Stanislav Shalunov. Source: Press Photo
During the current mass street protests in Hong Kong students are using FireChat messenger, an application that works regardless whether Wi-Fi or mobile phone coverage is available. It was developed by Moscow State University graduate Stanislav Shalunov and San Francisco-based start-up Open Garden. Instead of relying on a central server, the app works through peer-to-peer "mesh networking" that connects via nearby phones using Bluetooth and Wi-Fi. The strength of the network grows as more people use it in close proximity, making it ideal for use by protest groups.
Shalunov, Chief Technology Officer at Open Garden, is also known for inventing the LEDBAT algorithm for BitTorrent that accounts for between 13 and 20 percent of all Internet traffic.
During the Hong Kong demonstrations, FireChat has been downloaded more than 100,000 times, putting it at the top of the list of the former British colony's Google play and App Store. It's not the first time the revolutionary app has made international headlines.
Immediately after its launch in March 2014, FireChat's unique way of working was used by demonstrators in Taiwan and subsequently found favor with Iraqis after the government limited Internet access.
RBTH: How does FireChat work?
Stanislav Shalunov: It uses Bluetooth and Wi-Fi connections to link to other nearby devices without any Internet connection. The app's protocols support messages passed between pairs of phones, with connectivity ranging between 40-70 meters depending on conditions. FireChat's range increases as more people use it, because phones can hub from one to another.
RBTH: What are your goals?
S.S.: Our goal is to provide communication to everyone, to the people of the world. We want to facilitate communication to the 5 billion people who are not connected to the Internet today because they cannot afford it. And to improve communication for people who can afford to connect to the Internet, but experience disruptions. Most of these disruptions have nothing to do with revolutions. Sometimes they are caused by failure or weaknesses in cell phone infrastructure or by capacity overload in crowded places.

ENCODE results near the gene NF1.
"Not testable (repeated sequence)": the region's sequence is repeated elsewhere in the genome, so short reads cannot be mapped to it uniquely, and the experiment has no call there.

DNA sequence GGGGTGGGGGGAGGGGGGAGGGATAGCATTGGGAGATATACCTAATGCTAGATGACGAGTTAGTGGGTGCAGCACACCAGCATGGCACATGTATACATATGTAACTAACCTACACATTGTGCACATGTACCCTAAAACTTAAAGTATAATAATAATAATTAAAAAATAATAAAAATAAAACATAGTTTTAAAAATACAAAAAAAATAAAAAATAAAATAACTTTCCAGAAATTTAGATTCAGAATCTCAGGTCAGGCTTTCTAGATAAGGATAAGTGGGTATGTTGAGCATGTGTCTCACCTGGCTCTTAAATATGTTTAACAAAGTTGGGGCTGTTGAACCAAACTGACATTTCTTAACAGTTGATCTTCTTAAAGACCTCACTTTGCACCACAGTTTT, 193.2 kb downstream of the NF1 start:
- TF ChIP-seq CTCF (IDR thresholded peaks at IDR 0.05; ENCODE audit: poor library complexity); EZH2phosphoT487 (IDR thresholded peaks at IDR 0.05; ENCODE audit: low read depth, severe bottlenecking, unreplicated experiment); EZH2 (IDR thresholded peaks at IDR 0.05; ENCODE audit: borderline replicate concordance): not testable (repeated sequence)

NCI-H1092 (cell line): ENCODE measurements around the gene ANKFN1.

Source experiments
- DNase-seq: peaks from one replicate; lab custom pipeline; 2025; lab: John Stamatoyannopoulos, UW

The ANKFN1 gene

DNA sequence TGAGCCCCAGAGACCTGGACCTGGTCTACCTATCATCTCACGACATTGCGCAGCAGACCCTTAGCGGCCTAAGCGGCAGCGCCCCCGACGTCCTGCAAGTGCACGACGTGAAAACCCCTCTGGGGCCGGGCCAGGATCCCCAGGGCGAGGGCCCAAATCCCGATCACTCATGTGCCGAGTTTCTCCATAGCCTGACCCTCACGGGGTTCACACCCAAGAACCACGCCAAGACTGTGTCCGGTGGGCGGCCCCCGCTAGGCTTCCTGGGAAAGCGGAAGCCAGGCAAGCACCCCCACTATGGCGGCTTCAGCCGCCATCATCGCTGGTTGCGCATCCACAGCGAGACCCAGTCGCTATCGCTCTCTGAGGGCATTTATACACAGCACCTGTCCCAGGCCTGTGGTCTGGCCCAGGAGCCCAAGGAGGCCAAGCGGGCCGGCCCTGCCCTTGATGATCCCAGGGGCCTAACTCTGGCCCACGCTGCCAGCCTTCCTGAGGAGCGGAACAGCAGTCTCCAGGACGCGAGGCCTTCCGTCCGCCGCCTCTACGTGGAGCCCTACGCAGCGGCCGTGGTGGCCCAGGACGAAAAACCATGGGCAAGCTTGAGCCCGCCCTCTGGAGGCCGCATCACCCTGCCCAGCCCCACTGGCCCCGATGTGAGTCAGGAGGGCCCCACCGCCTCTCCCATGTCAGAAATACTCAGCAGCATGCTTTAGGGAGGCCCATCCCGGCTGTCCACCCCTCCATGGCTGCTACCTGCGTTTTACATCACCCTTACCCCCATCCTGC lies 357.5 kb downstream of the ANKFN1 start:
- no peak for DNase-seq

RBTH: What is the key difference between FireChat and other mesh-networks, in which each node relays data for the network, and all nodes cooperate in the distribution of data?
S.S.: Well, we use the word "mesh-network" to help people understand what we do, but this is very different from what has been done before in terms of architecture and the level of technology. Our network can be used over any mesh-networks. Everything happens in the app. This makes the network more resilient. In practice mesh-networks before Open Garden developed FireChat were just prototypes that have had little significant impact. If you count all the implementation of all previous mesh-networks and compare this to one day of our downloads in Hong-Kong only, you will see how insignificant they are.
RBTH: What about monetization? Is FireChat a commercially viable product?
S.S.: We are focused on developing a product, not on making a quick buck. As a start-up we must choose between fast growth or early monetization.
RBTH: Was your experience of working for BitTorrent useful?
S.S.: Of course, it helps to have experience building complexly distributed systems. FireChat has many of the same resilience features, many of the same sort of technical features, that make successful peer-to-peer applications work so well.
RBTH: When did you come up with the idea of FireChat?
S.S.: The idea first came into my mind when I was working for Internet 2, the US research consortium for high-speed university networks. I had been helping them develop transfer protocols for moving huge quantities of data from the large Hadron particle collider. But my Moscow State University degree helped. It’s good to know math!
S.S.: I am happy that the people of Hong Kong have another tool in their fight for democracy. While FireChat wasn’t designed just for politically motivated disruptions in Internet service, but to give everyone the ability to communicate at any time, the protests in Hong Kong brought its additional resiliency to the fore faster than other circumstances would have.
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